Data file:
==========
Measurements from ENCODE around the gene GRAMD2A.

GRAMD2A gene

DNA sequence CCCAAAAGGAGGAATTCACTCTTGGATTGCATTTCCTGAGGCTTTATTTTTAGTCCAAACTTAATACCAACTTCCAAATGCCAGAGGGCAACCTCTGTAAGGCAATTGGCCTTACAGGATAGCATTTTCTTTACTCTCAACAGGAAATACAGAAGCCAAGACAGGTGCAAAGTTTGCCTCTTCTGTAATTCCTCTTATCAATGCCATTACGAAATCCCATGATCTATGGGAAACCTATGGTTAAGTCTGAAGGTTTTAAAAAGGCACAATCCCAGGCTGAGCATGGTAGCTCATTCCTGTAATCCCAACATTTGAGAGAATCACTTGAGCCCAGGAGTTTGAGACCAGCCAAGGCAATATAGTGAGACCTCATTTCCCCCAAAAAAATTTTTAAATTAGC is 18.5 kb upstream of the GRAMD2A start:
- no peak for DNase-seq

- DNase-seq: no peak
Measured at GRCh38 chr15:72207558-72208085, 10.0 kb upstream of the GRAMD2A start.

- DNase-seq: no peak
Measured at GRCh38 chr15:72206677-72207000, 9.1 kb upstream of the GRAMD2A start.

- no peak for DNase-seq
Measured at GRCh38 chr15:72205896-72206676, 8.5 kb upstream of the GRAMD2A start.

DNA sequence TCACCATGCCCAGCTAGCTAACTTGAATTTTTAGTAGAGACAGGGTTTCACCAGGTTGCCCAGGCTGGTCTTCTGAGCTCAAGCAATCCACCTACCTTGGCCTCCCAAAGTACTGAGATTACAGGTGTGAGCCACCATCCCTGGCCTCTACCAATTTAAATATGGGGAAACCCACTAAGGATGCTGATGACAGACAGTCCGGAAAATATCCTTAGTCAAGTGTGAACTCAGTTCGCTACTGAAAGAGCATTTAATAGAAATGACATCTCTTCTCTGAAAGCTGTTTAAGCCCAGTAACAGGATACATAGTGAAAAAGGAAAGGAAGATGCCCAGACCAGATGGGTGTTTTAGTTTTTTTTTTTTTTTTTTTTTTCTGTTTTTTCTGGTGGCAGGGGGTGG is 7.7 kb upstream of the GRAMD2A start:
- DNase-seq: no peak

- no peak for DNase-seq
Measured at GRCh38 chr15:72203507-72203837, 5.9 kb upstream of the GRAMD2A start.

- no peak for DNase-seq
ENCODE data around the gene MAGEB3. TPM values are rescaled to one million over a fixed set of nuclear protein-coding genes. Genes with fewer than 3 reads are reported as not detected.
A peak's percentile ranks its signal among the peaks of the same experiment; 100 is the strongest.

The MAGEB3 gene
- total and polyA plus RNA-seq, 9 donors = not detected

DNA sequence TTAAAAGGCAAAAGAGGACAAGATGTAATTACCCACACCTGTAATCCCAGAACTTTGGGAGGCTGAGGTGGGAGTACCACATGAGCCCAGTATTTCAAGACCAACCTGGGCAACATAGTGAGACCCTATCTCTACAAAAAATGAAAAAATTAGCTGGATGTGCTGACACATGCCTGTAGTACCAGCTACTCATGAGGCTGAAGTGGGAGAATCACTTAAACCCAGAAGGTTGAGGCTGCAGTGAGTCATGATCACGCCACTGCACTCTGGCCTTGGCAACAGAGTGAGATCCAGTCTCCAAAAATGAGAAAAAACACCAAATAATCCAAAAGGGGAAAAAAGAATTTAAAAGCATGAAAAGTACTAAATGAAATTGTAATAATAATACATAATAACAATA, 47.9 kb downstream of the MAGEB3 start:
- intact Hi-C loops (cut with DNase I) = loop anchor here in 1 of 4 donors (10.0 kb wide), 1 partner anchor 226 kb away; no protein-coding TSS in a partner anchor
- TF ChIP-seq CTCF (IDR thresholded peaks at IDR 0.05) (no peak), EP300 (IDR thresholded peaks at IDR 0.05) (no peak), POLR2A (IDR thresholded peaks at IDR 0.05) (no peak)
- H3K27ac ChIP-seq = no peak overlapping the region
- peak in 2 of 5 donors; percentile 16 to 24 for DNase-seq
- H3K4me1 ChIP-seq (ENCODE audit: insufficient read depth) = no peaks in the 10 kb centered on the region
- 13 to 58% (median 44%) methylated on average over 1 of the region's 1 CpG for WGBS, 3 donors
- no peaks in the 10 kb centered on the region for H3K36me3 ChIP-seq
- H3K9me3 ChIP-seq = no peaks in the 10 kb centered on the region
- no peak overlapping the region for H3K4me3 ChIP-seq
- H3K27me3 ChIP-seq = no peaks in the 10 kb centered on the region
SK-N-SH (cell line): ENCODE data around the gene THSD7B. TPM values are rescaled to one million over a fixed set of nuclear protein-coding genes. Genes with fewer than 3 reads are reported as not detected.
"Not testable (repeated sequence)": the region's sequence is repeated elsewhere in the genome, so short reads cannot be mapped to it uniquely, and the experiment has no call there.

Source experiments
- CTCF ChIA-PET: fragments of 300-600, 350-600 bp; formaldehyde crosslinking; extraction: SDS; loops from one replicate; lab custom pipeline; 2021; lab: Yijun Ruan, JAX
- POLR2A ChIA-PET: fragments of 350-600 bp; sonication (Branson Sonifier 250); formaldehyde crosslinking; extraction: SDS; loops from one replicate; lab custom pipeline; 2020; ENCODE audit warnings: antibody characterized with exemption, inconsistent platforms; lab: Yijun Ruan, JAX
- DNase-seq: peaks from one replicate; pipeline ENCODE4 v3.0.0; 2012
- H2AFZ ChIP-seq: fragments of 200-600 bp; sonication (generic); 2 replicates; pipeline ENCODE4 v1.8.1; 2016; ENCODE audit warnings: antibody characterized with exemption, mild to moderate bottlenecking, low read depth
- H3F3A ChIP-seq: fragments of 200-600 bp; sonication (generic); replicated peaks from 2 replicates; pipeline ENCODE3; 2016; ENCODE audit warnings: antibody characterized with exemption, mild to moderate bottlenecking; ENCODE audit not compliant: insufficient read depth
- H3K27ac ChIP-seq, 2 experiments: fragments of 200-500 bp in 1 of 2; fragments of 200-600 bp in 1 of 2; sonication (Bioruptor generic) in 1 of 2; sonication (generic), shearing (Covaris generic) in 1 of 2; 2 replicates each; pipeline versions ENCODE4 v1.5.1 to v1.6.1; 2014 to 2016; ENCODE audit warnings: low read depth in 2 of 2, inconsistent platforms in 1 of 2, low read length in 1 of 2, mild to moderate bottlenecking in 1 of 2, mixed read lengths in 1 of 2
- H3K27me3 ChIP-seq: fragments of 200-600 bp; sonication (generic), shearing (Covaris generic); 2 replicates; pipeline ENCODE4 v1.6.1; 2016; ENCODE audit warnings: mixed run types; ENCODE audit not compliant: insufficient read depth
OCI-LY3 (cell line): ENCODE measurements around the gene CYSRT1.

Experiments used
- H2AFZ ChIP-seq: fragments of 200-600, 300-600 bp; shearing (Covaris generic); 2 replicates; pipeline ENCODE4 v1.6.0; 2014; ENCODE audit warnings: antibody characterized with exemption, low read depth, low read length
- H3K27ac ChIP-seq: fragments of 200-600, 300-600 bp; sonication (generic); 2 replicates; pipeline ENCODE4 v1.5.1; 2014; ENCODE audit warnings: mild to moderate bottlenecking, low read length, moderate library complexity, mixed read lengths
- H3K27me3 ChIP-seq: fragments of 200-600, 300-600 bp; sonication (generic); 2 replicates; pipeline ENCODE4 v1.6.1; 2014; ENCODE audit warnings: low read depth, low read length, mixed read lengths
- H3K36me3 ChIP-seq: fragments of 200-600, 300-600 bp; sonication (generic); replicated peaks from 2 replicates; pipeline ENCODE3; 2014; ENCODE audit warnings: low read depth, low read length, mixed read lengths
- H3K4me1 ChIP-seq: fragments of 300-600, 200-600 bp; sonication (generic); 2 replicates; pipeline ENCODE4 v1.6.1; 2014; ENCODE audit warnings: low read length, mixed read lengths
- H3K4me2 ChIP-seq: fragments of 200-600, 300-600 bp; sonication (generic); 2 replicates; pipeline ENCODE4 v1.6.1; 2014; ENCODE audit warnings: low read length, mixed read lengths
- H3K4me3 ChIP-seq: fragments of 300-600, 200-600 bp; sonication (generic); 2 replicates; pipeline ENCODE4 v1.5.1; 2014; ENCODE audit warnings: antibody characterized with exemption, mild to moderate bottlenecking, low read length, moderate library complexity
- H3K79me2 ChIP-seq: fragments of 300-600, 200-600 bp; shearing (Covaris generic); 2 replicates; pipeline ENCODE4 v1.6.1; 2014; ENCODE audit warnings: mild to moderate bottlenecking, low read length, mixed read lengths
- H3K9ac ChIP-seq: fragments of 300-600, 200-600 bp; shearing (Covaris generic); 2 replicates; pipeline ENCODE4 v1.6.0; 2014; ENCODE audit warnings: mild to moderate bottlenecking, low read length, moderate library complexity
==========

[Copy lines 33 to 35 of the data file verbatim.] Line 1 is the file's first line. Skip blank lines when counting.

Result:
Source experiments
- CTCF ChIA-PET: fragments of 300-600, 350-600 bp; formaldehyde crosslinking; extraction: SDS; loops from one replicate; lab custom pipeline; 2021; lab: Yijun Ruan, JAX
- POLR2A ChIA-PET: fragments of 350-600 bp; sonication (Branson Sonifier 250); formaldehyde crosslinking; extraction: SDS; loops from one replicate; lab custom pipeline; 2020; ENCODE audit warnings: antibody characterized with exemption, inconsistent platforms; lab: Yijun Ruan, JAX